Tuesday, March 3, 2015

Mountains Between Realities

Caution: This post expresses a soapbox that I have a hard time avoiding. Sorry Jenny Proctor that you tapped into it unknowingly. Also, I'm not a hater, I promise.

I've never really been one for the quick, happily-ever-after, romance. To be frank, I can't stand them. I have no problem putting down a "delightful" novel if it is no more than delightful. Because of this, I had a hard time with Mountains Between Us. I feel the story itself, though possible in the context of a perfect LDS world, is rather unrealistic and frustrating.

It is nice to see a main female character like Eliza feeling empowered to make changes, help others, and pursue love. But even so, faith, hope, and effort, don't always lead to happy endings. 

I worry that such representations function as more than just a quick, pick-me-up or nice story. Is a novel like this symptomatic of the paradigms that we as LDS people live under? Don't get me wrong: living righteously and using the gospel to overcome challenges is totally viable. But, we overdo it; we simply cannot write a story that doesn't work out, or doesn't end in cookie-cutter happiness because if we do, where is our faith? But let me tell you, faith is more than everything working out, but maybe we forget that or wish it weren't.

I also worry that such novels isolate those who don't fit this model and in result equate their situation's results to their worth, efforts, and righteousness. It may seem silly, but most of us have felt unjustly treated or responsible for circumstantial suffering at one time or another. And sometimes things don't work out. So why don't we portray a faith-building reality as readily as we portray our faithful hopes?

Before my rant comes to an end, let me say, this was a nice book. The characters were nice, the switching perspectives were nice. Unrealistic, maybe. Nice, yeah. But sometimes I want more than nice.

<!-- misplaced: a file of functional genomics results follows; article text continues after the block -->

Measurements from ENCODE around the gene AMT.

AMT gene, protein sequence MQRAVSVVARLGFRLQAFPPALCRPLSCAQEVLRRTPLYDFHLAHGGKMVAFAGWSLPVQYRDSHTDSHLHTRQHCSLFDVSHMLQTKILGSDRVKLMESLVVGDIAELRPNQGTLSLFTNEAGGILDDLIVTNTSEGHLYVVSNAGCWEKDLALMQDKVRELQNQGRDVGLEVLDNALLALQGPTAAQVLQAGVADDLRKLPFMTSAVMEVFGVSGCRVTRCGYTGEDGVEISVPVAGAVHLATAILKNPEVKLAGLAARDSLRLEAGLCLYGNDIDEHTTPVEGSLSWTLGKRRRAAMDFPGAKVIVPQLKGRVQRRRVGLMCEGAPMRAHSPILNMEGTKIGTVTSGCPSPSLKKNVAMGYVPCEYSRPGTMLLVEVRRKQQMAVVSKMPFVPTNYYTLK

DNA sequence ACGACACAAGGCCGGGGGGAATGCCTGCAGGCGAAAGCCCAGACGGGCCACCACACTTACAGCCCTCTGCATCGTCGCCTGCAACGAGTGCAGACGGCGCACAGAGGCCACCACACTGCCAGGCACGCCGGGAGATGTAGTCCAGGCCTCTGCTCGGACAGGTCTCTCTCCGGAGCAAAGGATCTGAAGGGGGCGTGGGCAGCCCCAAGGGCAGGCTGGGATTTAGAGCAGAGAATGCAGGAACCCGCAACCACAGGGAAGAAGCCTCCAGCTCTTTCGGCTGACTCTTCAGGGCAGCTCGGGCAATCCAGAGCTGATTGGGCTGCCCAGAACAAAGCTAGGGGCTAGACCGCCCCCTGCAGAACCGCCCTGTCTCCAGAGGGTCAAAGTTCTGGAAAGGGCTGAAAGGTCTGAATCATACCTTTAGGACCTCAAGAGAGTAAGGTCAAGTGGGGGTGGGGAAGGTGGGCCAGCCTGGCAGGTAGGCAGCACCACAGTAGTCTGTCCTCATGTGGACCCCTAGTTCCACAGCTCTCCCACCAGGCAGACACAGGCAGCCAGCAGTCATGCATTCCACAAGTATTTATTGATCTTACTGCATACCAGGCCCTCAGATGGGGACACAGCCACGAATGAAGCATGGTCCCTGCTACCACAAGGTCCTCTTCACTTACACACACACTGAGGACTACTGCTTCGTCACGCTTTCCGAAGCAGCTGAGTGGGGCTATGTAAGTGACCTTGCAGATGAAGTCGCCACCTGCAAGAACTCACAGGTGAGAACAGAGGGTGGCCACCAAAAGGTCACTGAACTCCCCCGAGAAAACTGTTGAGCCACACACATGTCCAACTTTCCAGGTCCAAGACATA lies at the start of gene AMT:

P.S. The last phrase of the "back-cover-catcher" is "will these two independent spirits realize they are meant for each other?" And I automatically think, "wait, wait, wait, since when do we believe in soul-mates?" Oh yeah, this is a pseudo-representation of what we wish we believed.


  1. I agree that life is hard and sometimes things don't work out the way we want or expect them to. Portraying life in such a cookie cutter way can be damaging and discouraging. But we also have to remember that parting of having faith in Christ is having faith in the idea that evereything will work out eventually, it just might not happen until after this life.

  2. I really felt like this book showed more examples of things not working out (or at least taking several failed attempts to work out) than most LDS novels do. I thought that Henry's experiences with his birth father were a particularly good example of life going on when things don't work out. Henry never got to have a heart-to-heart with his father and generally screwed up the situation. And it didn't get outwardly or completely fixed. He was able to get things emotionally figured out, yes, but he still had to live with a sad situation. I felt that was very realistic and non-cookie-cutter.

  3. I love this post of yours and actually almost posted something similar to it, but dialed it down a bit. But I agree, trying our hardest doesn't always lead to happy endings. Ultimately, yes, there will be a happy ending according to our faith, but just because it's happy doesn't mean it's what we wanted (however much it might be what we needed). This is actually reflected in my personal essay, so your post really stuck out to me.Thank you.

  4. I completely agree that it was unrealistic, but for me it felt more realistic than the other books we read, so I was almost relieved.

    I like what you said about faith. Sometimes faith is knowing these are ok when they DON'T work out. And that can be more important faith to share because it's harder.

    Also, it kinda bothered me that Flip got baptized, which sounds terrible I know, but I wanted them to still be friends even with him rejecting everything.

    The End.